The biggest problem facing the state’s lottery, Pack said, is…players are getting older, and young people aren’t as interested as lottery officials would like…

We Respond & Your Comments

There are arguments pro and con on government lotteries. Pro – They generate loads of money. Con – They’re regressive taxes on low income workers and catnip to addicts.

We believe people should get the government they’re willing to pay for. Instead, Oregonians get $1.2 billion of programs whose costs aren’t paid by taxes and therefore go unnoticed. When money dwindles, legislators can zero them out or preserve them with more taxes. Guess which they choose.

Who’s really gotten a free ride on lottery bucks are politicians. They’ve spent them to create programs that get them reelected. Think when lottery dollars fade they’ll just kill them? No – they’ll pick your pockets to keep their good times rolling.


Income tax increase for homeowner’s bill up today — House Bill 2771

Wednesday, March 22, 2017

By Taxpayer Association of Oregon,

… the House Revenue Committee will be hearing an income tax increase bill for homeowners -House Bill 2771.  House Bill 2771 phases out allowances of itemized deductions for homeowners. This bill raises taxes on any homeowner who earns more than $50,000. For higher income earners this bill eliminates entirely one’s deduction for property taxes. This is a steep income tax increase for most Oregon homeowners.

The bill has no author. The politician who created this bill has remained anonymous.

The bill is also missing the 3/5th majority requirement for tax increases…   This amounts to a naked violation of the state constitution…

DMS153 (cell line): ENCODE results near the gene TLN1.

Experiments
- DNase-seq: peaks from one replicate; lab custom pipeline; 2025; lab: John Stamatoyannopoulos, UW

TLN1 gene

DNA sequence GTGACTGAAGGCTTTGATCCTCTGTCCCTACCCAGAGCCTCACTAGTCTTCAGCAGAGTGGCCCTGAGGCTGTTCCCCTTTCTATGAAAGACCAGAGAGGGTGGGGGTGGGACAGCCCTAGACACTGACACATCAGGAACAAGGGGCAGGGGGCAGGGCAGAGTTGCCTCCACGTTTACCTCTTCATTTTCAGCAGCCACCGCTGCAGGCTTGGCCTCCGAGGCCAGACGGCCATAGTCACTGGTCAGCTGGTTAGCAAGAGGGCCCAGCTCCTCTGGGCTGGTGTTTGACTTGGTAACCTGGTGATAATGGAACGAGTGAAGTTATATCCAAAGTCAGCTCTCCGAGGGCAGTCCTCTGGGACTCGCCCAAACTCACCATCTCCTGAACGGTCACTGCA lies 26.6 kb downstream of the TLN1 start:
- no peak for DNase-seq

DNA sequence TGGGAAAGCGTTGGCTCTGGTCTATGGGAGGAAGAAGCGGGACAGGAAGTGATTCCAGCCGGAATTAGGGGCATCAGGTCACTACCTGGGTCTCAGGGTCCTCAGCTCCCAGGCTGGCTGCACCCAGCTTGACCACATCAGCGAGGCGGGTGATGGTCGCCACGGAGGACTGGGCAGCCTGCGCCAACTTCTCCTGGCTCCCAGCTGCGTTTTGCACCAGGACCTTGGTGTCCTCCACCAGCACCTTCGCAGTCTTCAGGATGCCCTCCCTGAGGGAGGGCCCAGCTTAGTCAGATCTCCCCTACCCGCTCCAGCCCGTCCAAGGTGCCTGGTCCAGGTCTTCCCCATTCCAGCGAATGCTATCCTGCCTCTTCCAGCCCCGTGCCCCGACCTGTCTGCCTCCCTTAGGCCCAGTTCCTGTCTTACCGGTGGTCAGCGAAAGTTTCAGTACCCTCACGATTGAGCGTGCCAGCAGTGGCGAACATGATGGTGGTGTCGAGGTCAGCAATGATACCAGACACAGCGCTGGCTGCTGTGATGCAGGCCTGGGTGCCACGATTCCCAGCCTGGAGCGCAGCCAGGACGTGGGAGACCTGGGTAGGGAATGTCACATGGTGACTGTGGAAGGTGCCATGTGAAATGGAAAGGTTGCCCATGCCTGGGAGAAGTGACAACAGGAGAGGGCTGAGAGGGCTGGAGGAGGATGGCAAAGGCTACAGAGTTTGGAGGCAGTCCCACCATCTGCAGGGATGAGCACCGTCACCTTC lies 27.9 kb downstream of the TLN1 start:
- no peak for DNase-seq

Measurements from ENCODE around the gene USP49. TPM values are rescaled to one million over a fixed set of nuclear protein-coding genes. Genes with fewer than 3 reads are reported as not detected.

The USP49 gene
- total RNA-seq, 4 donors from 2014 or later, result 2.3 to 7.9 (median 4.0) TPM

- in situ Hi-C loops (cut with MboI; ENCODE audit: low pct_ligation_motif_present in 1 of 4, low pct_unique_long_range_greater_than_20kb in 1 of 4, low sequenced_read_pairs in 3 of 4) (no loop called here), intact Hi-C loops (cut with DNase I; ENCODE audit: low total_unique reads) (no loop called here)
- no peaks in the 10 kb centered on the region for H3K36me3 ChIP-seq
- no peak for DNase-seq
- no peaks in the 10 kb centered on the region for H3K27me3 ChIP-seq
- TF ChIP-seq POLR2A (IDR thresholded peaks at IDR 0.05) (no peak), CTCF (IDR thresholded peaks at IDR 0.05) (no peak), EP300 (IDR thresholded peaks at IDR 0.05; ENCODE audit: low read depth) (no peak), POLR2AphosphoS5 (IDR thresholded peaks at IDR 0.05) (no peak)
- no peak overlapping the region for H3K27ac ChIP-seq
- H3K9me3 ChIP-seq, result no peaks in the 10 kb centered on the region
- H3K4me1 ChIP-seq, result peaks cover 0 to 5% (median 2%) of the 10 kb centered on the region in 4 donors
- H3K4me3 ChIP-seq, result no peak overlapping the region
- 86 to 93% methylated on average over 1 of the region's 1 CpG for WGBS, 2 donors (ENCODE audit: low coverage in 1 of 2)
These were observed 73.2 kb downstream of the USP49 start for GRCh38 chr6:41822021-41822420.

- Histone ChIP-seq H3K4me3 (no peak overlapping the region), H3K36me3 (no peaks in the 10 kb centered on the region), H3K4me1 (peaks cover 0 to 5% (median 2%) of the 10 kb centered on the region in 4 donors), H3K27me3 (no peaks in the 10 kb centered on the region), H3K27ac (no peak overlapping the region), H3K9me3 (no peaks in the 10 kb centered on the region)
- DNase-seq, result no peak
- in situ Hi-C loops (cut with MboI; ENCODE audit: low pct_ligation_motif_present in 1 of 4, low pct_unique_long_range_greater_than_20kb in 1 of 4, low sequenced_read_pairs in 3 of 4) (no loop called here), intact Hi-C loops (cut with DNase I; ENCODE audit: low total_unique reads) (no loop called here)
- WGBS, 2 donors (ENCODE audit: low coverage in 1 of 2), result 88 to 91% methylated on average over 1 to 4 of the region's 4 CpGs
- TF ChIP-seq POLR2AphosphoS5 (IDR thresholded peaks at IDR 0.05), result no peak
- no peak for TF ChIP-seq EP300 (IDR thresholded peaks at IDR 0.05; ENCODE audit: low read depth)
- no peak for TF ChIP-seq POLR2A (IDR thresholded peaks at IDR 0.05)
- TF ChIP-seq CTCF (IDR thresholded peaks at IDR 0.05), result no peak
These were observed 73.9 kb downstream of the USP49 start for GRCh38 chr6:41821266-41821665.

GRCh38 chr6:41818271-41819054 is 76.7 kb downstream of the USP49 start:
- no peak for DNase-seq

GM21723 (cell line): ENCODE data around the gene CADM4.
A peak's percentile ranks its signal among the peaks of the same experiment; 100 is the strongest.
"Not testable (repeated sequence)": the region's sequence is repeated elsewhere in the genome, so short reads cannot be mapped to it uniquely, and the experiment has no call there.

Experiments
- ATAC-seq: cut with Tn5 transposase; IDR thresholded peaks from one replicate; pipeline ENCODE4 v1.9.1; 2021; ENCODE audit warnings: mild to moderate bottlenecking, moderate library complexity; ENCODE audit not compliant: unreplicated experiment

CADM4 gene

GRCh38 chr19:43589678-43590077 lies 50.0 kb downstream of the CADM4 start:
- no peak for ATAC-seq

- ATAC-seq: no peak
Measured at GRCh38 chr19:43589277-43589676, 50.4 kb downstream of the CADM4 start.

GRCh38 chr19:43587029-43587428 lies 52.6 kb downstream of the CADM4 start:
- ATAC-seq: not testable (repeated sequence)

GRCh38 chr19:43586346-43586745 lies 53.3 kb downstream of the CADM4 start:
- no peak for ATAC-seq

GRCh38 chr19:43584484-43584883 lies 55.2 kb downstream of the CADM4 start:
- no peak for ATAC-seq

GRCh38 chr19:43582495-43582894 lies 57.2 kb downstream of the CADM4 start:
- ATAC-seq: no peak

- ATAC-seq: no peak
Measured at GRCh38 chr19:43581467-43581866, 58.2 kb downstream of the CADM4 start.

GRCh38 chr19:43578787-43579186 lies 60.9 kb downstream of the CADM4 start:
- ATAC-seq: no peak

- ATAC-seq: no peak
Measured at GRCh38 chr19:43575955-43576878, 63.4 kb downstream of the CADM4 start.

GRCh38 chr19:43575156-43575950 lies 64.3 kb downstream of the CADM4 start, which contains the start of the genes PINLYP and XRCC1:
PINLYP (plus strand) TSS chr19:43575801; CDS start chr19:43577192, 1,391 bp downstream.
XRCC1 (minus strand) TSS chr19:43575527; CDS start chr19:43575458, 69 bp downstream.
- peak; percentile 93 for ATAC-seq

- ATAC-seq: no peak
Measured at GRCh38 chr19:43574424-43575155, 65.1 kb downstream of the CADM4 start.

We Respond & Your Comments

As we said above – Oregon’s $1.8 billion budget hole isn’t the result of taxpayers not paying enough. It’s the result of our “Progressive” Legislature spending (and here we apologize to drunken sailors) like drunken sailors.

HB 2771 is one of the first fiscal assaults on Oregonians who are just trying to earn a living. There will be many more as our one party government slops up at the trough filled with your tax dollars.

Always remember our Legislature’s motto: “Government can never do with less money. Taxpayers always can.”


Oregon tax revenue growing 2x other states

Wednesday, March 22, 2017

By Taxpayer Association of Oregon Foundation, reprinted in Oregon Catalyst

Governor Kate Brown and some lawmakers say the State of Oregon is facing a $1.7 billion budget shortfall in the 2017-19 biennium. Yet, this shortfall is in the face of all-time high tax money coming in to state government.

Research published by the Pew Charitable Trusts finds that Oregon has seen some of the fastest growth in tax revenues since the end of the Great Recession.